The Malta Independent 20 June 2019, Thursday


Alfred Sant Monday, 10 September 2018, 07:42 Last update: about 10 months ago

I always fail to keep back a bitter smile whenever I hear about what is being done in the ongoing European campaign to limit and control plastic usage – or when I come across one or other of the activities that are being carried out. One cannot but support this campaign because the volumes of plastic trash that are invading everywhere, not least the seas, are truly triggering a world scale crisis.


However EU rules have themselves up to now greatly contributed to this phenomenon. I remember when the negotiations for Malta’s accession to the EU were taking place, how the European side insisted that Malta should revoke all arrangements in internal trade that gave preferential treatment to glass bottles, such as for mineral water and soft drinks. EU rules allowed for plastic to have the right of way. My colleages and I protested against this approach and were ridiculed for our pains.

A Danish island community had also deposited a complaint against this policy with the European Court of Justice; it was turned down. Something that was being carried out correctly... in this case to protect the environment... had to be cancelled to satisfy the objective of getting all of Europe to march in step.


Covered bonds

The tendency is still alive to insist on revising policies that are functioning well in this or that country, for them to become part of a single European menu. In this, little regard is given to the point that one doesn’t need to try and fix what is not broken.

At present, I’m taking part in an exercise to finalise the position of the European Parliament regarding a directive that will apply similar rules across Europe to the management of loan instruments called covered bonds. These carry a double guarantee, relating to the bank that markets them as well as to a group of ring fenced projects with which they are linked.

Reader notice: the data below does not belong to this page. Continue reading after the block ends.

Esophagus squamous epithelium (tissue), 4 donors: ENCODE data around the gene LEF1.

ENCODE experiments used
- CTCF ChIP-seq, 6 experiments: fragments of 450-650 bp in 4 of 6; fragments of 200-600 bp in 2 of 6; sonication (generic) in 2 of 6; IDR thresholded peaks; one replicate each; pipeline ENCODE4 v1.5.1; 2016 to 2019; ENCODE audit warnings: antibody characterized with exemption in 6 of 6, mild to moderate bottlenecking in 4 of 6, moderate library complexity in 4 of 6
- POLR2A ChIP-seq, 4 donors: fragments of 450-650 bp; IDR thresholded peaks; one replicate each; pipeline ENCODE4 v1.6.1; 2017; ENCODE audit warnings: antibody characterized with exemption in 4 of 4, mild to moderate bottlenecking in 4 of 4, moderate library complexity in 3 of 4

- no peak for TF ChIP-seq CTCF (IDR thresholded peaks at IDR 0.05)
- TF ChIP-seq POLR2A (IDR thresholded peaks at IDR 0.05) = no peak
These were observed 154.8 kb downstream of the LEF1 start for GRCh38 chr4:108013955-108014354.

Covered bonds stood among the few financial tools that were not weakened by the financial crisis of 2008. It should be quite clear that a European framework for them should leave intact the national market conditions that enabled them to be so successful.

Yet you still find those who in the name of an “improved” European single market, would like to introduce new measures that could end up creating more burdens and less incentives for the bonds.



In Malta, the PAYE (pay as you earn) system was introduced during the first mandate of the Labour government of the 1970s, between 1971 and 1976. Naturally there were the difficulties which are bound to arise when a tax that is paid with a year’s delay is converted to one that must be cleared as soon as it becomes due.

I remembered that story this week when it was announced that at last, after years of hesitation, the French government has decided to introduce the PAYE system. Most doubts had arisen because of the possibility that many ciizens would not understand what was going on, while others could feel that next year they were going to be taxed twice.

One can hardly avoid wondering: so many people arrive from Europe to lecture us about how we should run our country this way and not that. Perhaps after all, there could be some instances where we might usefully be drafted to serve as lecturers to others?

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